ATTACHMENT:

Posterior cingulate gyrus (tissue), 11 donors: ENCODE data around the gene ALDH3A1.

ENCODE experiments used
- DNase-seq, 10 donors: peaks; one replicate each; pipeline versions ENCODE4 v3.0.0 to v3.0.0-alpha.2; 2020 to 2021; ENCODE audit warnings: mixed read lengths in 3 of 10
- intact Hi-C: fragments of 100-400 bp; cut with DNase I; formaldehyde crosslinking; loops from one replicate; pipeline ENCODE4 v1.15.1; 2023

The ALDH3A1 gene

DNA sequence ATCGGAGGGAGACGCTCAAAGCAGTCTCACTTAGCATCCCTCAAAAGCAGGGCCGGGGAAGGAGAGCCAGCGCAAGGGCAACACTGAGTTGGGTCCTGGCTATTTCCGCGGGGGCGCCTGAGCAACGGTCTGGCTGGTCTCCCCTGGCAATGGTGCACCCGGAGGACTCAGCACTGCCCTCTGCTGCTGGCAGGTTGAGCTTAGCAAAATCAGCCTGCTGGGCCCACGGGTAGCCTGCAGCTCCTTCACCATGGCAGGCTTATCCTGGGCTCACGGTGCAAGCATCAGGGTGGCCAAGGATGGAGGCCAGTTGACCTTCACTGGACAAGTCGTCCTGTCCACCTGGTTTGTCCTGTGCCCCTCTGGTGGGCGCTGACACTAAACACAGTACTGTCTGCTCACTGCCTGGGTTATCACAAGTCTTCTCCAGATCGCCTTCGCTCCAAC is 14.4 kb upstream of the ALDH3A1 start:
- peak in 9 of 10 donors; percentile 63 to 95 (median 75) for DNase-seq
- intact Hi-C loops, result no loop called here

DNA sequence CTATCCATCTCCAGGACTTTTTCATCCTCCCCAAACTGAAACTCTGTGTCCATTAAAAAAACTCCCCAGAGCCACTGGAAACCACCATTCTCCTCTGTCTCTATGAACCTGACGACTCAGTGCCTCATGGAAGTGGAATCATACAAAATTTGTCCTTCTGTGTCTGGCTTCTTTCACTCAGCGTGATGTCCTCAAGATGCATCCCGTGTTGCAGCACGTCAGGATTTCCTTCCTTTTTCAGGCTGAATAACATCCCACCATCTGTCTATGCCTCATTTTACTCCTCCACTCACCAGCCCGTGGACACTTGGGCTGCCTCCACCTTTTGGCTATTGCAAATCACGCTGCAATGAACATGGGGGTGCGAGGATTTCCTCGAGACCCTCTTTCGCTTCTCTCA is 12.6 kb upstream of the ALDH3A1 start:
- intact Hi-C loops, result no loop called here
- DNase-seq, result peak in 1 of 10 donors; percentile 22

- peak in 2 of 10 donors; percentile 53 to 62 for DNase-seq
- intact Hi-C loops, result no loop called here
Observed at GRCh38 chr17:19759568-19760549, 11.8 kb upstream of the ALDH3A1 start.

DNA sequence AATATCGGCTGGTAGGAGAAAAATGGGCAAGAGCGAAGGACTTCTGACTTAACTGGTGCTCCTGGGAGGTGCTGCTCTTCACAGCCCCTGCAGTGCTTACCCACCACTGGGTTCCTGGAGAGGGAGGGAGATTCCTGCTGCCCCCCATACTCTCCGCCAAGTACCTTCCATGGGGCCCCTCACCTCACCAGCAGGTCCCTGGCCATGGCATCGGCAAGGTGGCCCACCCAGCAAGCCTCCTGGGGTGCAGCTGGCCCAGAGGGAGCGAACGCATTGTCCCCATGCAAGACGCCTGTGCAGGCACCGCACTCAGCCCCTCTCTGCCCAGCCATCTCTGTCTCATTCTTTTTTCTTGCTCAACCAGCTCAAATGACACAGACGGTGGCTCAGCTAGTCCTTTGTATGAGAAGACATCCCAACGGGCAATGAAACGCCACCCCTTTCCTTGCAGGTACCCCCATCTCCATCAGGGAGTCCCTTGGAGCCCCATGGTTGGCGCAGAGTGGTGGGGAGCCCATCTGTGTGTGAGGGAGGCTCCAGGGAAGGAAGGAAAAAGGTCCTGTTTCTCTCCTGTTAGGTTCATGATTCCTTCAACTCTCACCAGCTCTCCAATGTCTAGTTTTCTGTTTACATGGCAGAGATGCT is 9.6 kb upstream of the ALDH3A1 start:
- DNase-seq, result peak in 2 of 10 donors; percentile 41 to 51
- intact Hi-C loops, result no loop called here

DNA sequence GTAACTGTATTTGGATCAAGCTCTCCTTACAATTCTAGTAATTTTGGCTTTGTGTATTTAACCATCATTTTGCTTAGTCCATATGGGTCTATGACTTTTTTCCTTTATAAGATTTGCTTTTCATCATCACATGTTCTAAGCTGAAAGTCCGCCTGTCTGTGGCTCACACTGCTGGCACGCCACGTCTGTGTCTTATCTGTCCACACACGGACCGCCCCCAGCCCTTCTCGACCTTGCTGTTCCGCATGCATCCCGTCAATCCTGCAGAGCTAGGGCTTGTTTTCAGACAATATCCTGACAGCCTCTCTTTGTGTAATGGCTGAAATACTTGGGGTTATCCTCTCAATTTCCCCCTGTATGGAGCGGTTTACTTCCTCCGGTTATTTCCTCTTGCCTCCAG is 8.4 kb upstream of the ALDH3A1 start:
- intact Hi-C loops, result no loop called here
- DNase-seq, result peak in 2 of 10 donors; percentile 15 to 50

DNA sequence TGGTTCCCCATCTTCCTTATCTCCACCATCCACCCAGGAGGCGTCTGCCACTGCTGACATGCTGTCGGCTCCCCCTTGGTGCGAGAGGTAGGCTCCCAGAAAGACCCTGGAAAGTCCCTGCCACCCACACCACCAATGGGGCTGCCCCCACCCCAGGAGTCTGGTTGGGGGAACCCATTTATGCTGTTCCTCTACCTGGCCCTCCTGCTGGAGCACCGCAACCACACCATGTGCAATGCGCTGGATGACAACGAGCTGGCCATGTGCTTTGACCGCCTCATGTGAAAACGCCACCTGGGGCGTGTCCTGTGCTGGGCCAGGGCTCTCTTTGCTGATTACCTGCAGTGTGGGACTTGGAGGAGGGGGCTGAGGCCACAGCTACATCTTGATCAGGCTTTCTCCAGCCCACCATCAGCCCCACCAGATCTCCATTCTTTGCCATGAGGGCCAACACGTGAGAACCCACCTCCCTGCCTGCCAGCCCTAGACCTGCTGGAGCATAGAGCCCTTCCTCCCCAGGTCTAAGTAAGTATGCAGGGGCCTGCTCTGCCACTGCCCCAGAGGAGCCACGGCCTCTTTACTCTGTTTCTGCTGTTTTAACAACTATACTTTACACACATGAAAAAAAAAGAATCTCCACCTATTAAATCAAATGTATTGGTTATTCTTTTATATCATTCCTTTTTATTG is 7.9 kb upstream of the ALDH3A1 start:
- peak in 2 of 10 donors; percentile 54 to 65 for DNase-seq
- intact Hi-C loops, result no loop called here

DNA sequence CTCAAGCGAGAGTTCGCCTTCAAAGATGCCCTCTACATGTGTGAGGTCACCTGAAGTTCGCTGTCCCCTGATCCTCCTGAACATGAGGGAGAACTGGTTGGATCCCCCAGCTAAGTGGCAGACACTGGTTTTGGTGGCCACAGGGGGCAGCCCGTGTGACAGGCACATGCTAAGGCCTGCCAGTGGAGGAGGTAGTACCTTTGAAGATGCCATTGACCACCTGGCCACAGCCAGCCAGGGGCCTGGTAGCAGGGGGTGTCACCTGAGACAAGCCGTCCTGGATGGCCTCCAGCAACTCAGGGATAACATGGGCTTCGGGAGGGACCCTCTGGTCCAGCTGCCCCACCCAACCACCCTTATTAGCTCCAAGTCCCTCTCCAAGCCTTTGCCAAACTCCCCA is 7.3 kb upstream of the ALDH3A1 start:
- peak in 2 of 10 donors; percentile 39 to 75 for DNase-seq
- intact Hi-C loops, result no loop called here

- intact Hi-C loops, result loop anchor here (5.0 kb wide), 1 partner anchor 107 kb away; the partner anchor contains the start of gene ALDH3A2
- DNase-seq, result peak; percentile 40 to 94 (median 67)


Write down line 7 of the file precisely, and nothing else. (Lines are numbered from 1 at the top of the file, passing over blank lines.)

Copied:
- peak in 9 of 10 donors; percentile 63 to 95 (median 75) for DNase-seq